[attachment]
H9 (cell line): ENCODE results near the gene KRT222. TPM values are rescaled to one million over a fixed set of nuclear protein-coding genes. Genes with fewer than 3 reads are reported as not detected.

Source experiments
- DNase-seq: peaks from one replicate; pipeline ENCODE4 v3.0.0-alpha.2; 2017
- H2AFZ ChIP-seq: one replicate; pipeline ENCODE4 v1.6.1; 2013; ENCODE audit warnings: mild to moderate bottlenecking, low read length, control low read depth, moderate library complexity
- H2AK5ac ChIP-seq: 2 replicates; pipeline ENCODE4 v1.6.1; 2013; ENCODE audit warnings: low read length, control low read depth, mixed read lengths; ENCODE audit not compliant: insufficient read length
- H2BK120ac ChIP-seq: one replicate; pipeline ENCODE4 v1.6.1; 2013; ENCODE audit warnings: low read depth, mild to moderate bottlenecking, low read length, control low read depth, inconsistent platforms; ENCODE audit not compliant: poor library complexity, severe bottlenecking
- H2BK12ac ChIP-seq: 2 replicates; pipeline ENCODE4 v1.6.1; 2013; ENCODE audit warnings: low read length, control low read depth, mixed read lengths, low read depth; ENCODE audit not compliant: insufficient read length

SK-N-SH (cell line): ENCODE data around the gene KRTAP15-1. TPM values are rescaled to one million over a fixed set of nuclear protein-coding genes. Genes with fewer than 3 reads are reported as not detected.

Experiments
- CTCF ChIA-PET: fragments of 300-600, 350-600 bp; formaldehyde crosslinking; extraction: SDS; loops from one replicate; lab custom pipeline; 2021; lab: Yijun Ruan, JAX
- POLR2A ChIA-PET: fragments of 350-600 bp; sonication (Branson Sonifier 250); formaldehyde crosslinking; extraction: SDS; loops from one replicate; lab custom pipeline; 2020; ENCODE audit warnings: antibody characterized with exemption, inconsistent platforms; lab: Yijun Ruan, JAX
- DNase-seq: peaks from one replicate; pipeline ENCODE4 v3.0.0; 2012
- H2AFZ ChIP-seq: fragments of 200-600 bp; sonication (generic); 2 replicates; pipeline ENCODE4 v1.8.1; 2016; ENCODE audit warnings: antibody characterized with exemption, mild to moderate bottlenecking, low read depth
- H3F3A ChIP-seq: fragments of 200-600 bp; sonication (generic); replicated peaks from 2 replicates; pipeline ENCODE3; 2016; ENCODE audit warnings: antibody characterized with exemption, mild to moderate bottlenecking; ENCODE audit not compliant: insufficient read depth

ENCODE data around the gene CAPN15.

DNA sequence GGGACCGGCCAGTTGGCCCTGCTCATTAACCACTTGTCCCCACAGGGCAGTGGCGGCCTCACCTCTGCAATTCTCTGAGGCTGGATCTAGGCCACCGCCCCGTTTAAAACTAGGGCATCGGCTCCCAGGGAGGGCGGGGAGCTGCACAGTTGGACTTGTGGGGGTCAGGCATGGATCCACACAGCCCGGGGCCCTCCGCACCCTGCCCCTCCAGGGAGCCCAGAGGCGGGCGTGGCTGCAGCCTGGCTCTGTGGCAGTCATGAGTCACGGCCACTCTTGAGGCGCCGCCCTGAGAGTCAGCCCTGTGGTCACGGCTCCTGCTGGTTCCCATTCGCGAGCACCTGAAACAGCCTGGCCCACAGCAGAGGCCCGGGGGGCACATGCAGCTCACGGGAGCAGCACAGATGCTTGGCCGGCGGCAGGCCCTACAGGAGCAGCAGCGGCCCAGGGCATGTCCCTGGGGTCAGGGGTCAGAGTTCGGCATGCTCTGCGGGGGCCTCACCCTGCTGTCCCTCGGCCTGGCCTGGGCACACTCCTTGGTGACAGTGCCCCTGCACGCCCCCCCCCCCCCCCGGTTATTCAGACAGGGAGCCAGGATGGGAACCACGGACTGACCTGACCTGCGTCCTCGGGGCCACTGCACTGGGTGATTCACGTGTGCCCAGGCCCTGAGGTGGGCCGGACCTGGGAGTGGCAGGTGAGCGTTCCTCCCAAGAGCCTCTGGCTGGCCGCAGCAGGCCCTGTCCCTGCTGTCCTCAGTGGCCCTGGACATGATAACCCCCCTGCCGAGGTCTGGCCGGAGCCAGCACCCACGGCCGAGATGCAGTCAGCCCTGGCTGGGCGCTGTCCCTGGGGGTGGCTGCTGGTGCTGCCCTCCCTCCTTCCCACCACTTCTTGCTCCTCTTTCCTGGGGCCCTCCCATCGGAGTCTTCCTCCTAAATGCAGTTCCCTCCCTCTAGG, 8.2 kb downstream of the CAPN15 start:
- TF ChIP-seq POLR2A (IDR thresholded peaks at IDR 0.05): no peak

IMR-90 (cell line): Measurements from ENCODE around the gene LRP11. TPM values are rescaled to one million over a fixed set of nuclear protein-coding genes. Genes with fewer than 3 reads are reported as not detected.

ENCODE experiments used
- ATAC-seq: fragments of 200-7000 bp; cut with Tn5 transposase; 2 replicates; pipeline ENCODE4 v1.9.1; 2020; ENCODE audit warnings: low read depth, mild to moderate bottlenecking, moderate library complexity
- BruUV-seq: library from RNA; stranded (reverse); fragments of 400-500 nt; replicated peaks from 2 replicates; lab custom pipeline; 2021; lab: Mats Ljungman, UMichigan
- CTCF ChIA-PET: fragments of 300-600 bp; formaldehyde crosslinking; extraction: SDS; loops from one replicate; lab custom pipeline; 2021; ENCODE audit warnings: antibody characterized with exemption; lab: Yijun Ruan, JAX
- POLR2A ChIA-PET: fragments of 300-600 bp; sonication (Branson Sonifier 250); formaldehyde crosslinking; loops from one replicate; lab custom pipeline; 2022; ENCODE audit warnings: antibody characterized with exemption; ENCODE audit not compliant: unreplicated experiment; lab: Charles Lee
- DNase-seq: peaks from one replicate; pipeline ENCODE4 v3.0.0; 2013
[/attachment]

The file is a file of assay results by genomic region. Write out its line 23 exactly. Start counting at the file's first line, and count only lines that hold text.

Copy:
- POLR2A ChIA-PET: fragments of 300-600 bp; sonication (Branson Sonifier 250); formaldehyde crosslinking; loops from one replicate; lab custom pipeline; 2022; ENCODE audit warnings: antibody characterized with exemption; ENCODE audit not compliant: unreplicated experiment; lab: Charles Lee